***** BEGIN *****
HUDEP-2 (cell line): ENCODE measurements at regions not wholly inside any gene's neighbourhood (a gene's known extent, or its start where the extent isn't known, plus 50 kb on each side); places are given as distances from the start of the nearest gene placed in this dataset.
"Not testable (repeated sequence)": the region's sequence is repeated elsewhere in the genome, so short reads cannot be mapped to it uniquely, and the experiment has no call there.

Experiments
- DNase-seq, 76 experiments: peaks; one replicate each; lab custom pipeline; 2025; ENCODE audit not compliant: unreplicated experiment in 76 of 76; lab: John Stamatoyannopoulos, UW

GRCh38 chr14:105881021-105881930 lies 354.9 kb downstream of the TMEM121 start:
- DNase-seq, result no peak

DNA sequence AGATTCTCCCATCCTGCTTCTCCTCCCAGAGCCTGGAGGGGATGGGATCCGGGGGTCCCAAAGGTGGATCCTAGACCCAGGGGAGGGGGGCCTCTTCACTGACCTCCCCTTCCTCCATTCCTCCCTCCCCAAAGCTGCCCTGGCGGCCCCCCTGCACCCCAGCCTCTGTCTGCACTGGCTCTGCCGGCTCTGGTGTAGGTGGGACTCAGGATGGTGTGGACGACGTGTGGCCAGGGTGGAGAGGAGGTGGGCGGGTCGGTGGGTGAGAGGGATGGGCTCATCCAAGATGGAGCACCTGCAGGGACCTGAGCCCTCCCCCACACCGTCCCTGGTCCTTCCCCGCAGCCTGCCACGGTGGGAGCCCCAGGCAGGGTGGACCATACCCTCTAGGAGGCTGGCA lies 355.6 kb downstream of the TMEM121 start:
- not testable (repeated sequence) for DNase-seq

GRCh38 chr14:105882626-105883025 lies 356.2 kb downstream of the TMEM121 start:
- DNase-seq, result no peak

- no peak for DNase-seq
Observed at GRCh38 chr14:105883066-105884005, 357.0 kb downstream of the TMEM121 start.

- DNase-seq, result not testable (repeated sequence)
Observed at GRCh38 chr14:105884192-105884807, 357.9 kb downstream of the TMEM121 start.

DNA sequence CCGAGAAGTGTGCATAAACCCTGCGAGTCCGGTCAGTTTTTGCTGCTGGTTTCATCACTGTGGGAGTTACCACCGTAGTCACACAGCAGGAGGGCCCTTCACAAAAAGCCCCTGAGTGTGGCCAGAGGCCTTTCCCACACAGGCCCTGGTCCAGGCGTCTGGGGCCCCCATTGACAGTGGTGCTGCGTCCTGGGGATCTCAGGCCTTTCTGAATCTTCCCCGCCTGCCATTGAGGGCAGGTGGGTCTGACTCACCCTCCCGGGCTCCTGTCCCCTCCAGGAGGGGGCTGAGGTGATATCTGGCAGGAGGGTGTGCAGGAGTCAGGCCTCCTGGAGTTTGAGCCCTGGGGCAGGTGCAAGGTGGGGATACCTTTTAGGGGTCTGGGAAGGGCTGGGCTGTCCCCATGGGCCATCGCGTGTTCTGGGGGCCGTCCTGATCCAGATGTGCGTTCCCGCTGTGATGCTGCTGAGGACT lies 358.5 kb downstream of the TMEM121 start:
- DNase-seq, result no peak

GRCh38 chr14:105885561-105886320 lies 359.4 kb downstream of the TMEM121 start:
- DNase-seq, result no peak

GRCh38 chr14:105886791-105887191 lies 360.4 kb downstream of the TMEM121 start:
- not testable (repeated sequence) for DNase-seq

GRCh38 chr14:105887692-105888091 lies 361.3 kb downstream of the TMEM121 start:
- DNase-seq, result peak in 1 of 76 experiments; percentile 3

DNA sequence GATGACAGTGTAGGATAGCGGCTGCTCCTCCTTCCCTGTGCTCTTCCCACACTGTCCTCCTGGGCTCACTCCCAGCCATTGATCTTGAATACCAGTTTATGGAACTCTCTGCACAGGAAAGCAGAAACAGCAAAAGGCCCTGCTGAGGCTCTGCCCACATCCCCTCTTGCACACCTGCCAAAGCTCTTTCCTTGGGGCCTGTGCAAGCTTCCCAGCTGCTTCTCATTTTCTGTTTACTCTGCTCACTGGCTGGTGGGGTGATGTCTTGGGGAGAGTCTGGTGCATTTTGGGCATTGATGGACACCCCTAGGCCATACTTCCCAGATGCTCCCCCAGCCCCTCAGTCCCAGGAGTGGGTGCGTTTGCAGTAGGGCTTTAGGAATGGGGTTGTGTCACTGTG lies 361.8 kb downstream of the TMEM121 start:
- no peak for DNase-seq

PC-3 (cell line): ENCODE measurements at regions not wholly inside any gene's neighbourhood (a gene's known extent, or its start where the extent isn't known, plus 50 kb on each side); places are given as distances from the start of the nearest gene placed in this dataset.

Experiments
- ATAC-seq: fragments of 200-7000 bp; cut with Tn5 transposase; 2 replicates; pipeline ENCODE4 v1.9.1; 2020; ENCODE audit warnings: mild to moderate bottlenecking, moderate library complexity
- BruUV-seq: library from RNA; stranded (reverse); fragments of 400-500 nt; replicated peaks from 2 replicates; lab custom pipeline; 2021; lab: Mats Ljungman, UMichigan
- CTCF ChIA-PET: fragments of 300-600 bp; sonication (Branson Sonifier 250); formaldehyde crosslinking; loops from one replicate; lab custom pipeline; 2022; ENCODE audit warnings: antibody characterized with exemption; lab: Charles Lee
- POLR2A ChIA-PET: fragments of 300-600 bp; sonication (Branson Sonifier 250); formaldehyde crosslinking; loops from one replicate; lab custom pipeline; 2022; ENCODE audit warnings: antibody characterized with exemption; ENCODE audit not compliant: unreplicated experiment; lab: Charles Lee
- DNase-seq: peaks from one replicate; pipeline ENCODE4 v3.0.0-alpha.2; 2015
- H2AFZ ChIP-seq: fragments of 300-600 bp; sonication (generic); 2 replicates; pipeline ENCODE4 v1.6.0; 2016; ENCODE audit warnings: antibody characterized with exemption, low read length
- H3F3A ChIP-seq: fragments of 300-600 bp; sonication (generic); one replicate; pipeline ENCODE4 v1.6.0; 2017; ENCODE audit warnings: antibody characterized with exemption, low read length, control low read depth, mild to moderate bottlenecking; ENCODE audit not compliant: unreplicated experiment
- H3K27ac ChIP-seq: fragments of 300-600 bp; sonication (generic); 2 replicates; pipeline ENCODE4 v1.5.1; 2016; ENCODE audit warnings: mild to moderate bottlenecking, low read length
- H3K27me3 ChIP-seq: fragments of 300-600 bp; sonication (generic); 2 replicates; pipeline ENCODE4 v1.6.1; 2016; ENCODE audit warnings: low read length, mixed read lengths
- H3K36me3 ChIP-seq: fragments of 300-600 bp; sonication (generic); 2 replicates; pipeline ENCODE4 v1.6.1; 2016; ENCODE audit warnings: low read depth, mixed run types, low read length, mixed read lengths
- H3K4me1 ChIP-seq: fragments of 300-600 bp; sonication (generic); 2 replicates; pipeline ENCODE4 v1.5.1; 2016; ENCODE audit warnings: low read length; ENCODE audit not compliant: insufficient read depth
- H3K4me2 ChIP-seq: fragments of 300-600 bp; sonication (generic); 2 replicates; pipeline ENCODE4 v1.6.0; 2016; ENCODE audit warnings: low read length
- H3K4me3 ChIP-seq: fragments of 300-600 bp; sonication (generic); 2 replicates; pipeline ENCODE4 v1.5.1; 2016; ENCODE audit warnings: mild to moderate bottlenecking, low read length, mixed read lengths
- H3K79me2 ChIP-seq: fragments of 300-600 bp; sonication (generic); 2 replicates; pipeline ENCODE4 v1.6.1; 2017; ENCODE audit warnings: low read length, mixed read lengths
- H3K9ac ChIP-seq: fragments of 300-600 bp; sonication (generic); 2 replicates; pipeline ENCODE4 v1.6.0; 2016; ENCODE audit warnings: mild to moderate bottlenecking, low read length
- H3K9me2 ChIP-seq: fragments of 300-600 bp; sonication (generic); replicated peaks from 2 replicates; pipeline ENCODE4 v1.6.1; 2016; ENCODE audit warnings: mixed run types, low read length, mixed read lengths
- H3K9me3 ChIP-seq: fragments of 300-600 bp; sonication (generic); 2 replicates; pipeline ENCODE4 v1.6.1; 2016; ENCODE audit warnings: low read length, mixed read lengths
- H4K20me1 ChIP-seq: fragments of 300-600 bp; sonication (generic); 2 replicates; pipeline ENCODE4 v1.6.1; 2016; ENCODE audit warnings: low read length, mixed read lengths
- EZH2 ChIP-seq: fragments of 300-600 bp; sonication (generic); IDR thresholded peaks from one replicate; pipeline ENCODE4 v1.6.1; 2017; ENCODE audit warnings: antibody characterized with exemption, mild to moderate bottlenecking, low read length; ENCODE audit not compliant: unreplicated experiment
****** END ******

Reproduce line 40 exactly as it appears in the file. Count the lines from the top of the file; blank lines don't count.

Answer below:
- H3K79me2 ChIP-seq: fragments of 300-600 bp; sonication (generic); 2 replicates; pipeline ENCODE4 v1.6.1; 2017; ENCODE audit warnings: low read length, mixed read lengths